2. profiled that code
  3. identified bottlenecks
  4. simplified design to eliminate bottlenecks
  5. chosen algorithms that minimize calls into bottlenecks

If you've done all of these things then often the best thing to do is get your compiler to emit something lower level that you can examine yourself (like assembly) and make specific judgments based on that. In my experience every compiler is a little different. Sometimes an optimization on one causes another to produce larger less efficient code.

If you haven't already done these things then I'd call it premature optimization and I'd recommend against it. Optimizing before doing these things gives rewards which are disproportionately small when compared to the cost involved.

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It actually is not premature optimization when it comes to user defined increment operators (e.g. iterator operators), where i++ implies copying the original object, which might be costly. –  Cătălin Pitiș Apr 18 '09 at 16:07
    
This has nothing to do with premature optimization. The decision to optimize has already been made. Now the question is what is the most effective way to do it. –  Mark Beckwith Apr 18 '09 at 16:08
    
@cpitis Or it might not be, especially when you consider that you populate twice as many of the same objects with data from a database you access over a slow network. Seems better to write the code and let the execution time decide if it's an issue. –  Waylon Flinn Apr 18 '09 at 16:11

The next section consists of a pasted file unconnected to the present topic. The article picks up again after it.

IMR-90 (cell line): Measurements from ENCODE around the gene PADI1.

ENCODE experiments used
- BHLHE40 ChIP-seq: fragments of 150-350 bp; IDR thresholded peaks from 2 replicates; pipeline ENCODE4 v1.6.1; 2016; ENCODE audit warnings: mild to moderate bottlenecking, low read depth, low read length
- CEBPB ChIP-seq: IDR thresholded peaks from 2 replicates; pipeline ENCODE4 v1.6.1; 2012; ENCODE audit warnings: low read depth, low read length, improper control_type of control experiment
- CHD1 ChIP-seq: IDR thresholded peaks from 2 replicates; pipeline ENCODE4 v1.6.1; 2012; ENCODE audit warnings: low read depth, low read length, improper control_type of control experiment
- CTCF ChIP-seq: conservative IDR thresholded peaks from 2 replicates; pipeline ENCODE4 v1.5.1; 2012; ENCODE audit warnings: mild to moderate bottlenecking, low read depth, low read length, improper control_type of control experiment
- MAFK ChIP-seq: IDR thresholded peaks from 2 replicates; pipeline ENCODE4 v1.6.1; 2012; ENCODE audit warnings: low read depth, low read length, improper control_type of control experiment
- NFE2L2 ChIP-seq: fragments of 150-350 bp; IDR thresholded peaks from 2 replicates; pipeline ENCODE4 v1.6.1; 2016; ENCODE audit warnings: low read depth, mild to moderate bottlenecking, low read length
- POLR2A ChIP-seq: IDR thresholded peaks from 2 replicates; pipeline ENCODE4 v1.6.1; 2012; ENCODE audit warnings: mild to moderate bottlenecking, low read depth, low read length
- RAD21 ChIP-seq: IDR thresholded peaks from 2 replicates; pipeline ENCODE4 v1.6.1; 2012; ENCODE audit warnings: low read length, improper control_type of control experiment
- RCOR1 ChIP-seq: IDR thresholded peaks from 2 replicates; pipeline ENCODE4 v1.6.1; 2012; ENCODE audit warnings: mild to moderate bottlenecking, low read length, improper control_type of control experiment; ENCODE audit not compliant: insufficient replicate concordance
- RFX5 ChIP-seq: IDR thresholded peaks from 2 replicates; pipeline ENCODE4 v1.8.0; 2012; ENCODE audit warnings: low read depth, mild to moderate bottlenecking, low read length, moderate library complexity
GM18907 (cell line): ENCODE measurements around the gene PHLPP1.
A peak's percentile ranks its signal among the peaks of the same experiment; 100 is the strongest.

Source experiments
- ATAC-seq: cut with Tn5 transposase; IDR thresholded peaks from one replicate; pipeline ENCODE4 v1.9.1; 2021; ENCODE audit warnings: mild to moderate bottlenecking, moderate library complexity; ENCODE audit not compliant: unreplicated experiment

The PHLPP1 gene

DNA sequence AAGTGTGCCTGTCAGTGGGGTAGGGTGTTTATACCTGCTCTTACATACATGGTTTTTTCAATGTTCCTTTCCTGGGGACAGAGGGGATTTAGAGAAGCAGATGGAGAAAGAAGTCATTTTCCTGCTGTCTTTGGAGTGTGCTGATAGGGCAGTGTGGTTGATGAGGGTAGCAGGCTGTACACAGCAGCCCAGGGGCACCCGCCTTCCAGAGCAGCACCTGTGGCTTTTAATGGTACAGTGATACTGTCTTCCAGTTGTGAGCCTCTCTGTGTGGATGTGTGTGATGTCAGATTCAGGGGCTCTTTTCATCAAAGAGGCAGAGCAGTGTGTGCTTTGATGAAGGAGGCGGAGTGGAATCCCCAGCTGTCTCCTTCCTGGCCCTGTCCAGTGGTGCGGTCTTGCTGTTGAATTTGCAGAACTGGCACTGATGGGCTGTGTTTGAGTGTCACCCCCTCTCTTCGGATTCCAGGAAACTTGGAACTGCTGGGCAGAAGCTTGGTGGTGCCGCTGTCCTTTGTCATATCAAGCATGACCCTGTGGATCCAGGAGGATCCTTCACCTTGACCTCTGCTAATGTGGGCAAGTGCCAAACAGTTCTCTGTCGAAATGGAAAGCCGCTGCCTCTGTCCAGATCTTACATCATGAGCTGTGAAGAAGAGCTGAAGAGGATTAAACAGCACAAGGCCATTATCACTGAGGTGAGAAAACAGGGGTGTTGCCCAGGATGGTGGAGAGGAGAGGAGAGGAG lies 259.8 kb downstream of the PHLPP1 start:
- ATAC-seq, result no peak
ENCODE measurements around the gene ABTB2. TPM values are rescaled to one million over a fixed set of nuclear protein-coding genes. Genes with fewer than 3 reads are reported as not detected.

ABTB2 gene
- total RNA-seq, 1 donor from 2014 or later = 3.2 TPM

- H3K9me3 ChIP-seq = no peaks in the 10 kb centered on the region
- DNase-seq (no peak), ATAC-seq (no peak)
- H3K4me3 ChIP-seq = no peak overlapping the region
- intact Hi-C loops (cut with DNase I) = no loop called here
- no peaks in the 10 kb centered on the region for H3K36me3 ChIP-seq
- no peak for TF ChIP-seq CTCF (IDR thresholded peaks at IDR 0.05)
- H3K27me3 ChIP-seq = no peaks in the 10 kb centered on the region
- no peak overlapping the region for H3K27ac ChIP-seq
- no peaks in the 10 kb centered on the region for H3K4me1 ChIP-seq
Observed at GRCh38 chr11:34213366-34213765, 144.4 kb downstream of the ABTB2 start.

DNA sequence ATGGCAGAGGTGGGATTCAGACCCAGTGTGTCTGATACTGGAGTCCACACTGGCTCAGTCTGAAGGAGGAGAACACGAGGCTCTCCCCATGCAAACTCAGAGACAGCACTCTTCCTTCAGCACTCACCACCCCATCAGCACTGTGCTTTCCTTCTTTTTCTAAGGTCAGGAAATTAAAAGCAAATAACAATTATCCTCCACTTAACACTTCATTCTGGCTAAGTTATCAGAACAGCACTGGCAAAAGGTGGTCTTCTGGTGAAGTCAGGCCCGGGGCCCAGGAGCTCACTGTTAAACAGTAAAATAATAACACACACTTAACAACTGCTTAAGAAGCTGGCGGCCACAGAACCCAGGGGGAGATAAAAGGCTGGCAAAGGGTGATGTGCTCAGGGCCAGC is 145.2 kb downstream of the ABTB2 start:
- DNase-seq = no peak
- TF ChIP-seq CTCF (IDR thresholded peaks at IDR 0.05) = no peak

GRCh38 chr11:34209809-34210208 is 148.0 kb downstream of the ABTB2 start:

@Mark The answer I've found most useful is just to look at the assembly emitted by your compiler. But only after I've tried everything else. You question seems to be a much more general question about the current state-of-the-art in compilers than I had originally imagined. –  Waylon Flinn Apr 18 '09 at 16:46
    
Making a choice at design-time between two otherwise equivalent options, of which one is known to be faster is hardly a premature optimization. There is no cost associated with preferring ++i, so use that. Don't wait until it becomes a performance issue, because by then the optimization is no longer free (you'd have to go back and change existing code, when you could have written it correctly to begin with, in the same amount of time) –  jalf Apr 18 '09 at 17:54
  • I don't generally optimize lower than the O(f(n)) complexity unless I'm writing on an embedded device.

  • For typical g++/Visual Studio work, I presume that the basic optimizations are going to be reliably made(at least when optimization is requested). For less mature compilers, that assumption is presumably not valid.

  • If I was doing heavy maths work on streams of data, I'd check the compiler's ability to emit SIMD instructions.

  • I'd rather tune my code around different algorithms than a specific version of a specific compiler. Algorithms will stand the test of multiple processors/compilers, whereas if you tune for the 2008 Visual C++(first release) version, your optimizations may not even work next year.

  • Certain optimization tricks that are very reasonable in older computers prove to have issues today. E.g., the ++/++ operators were designed around an older architecture that had an increment instruction that was very fast. Today, if you do something like